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The Legacy of Joseph Wagenbach - The Protagonist's View

Joseph Wagenbach spent his early years helping out on the farm and inn. When both his older brothers died in the war and his father went missing, young Joseph became responsible for the inn, aged 15. However Joseph's father returned in 1946...

Only very limited facts have become available that pertain to Joseph Wagenbach's biography and there are major gaps.

Joseph Wagenbach was born on January 18th 1929, in Winsen (Aller), a small town in Lower Saxonia near Celle, North of Hannover. Register records show him to be the fourth child in a family that ran a small rural inn, the "Wagenwirt" near the northern edge of Winsen, which had an attached farm. Joseph spent his early years working at the inn and helping out on the farm. He attended elementary and secondary school in his home town. His oldest brother was drafted into the army in 1939, the second son in the family followed in 1941. Nothing is known of Joseph's sister, the third child. Finally in 1944, Joseph's father too was drafted to military service. When both his older brothers died in the war and his father went missing, young Joseph became responsible for the inn. However, German records show that Joseph's father returned in 1946 as a Russian prisoner of war and Joseph left the inn only two weeks later to move to Berlin. In 1948 he apparently married a French woman, who was employed with the administration of Berlin's French sector.

He seems to have moved to XVe arrondissement in Paris for a brief period of time between 1954 and 1956, where his appearance is recorded by the artist Daniel Spoerri . Spoerri, when working on his "Fallenbilder" (trap pictures) tells about his encounter with Wagenbach:


"One time I met a waiter, who spoke French poorly, who assisted me in mounting one of the trap pictures. I visited him once in his flat. [...] He didn't like to socialize and rejected every attempt I made to get to know him better, by telling me that he will move to Canada soon."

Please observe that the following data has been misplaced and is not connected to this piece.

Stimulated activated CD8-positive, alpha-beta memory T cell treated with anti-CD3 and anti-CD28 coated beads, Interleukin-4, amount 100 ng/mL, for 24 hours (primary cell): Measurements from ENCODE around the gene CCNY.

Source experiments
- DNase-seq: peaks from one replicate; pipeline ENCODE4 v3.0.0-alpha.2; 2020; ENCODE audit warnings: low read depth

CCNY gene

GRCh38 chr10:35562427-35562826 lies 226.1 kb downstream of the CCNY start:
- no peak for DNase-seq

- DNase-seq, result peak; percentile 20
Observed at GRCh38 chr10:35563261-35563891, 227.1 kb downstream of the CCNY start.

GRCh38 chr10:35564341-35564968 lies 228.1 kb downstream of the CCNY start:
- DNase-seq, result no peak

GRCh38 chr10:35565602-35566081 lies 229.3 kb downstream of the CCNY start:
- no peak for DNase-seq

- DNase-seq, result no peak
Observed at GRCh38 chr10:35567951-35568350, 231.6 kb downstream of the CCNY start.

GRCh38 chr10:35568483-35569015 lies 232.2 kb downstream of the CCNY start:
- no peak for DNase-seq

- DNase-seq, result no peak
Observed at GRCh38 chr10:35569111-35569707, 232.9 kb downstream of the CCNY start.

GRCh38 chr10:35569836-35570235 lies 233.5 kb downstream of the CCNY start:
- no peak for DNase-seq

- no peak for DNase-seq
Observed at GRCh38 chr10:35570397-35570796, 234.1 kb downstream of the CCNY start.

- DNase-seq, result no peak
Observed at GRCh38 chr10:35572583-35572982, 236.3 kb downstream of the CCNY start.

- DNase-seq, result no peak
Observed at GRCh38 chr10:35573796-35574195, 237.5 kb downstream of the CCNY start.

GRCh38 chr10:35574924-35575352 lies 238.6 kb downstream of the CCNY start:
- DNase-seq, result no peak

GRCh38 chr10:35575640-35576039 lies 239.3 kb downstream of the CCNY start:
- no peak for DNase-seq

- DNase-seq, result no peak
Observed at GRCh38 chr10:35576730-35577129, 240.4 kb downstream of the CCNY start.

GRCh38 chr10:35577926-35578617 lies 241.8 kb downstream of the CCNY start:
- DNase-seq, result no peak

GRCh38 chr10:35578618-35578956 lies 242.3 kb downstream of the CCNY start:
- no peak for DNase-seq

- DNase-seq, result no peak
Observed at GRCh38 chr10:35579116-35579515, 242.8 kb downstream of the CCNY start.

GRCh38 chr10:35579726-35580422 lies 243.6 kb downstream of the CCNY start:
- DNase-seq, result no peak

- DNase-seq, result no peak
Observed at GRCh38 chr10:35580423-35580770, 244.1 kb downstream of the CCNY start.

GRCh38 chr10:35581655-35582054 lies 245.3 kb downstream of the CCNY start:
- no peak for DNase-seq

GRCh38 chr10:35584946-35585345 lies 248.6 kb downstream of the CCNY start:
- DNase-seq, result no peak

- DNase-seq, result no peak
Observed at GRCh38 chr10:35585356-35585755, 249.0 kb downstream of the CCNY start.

Given the compact community of artists, it is not impossible that Wagenbach may also have met Constantin Brancusi who lived and worked in the 15e arrondissement during that time, but we have no proof of such an encounter.

We do not yet have records of Wagenbach's life between 1956 and 1962. His Canadian immigration papers of 1962 no longer mention a spouse. Joseph settled in downtown Toronto, acquiring the house at 105 Robinson Street in 1967. Documents from the summer of 1971 relate to a young woman named Anna Neretti who shared his address. Anna appears to have moved out of Joseph's house, in 1974.

Throughout his life, Joseph Wagenbach worked as a stock clerk, a truck-driver, a waiter, a janitor, and might have worked as a store clerk in a Salvation Army store. He lived a reclusive existence. The exterior of his house was unassuming and did not suggest anything remarkable about its interior space, except, perhaps, Wagenbach's peculiarity of keeping his windows taped over with newsprint. His neighbours recall hearing noises at times that suggested ongoing renovation. He was also sometimes seen outside the house performing repairs, transporting cement from the nearby building materials supplier with a two-wheeled trolley, and mowing the patch of grass of the small, tidy front yard.


See a gallery of 64 biographical images of Joseph Wagenbach.


The gallery below includes photographs found in albums and drawers of Wagenbach's house. There is no conclusive evidence that Joseph himself appears on any of these, but they provide us with some context of his childhood.

Iris Häussler wishes to acknowledge the support of the following funders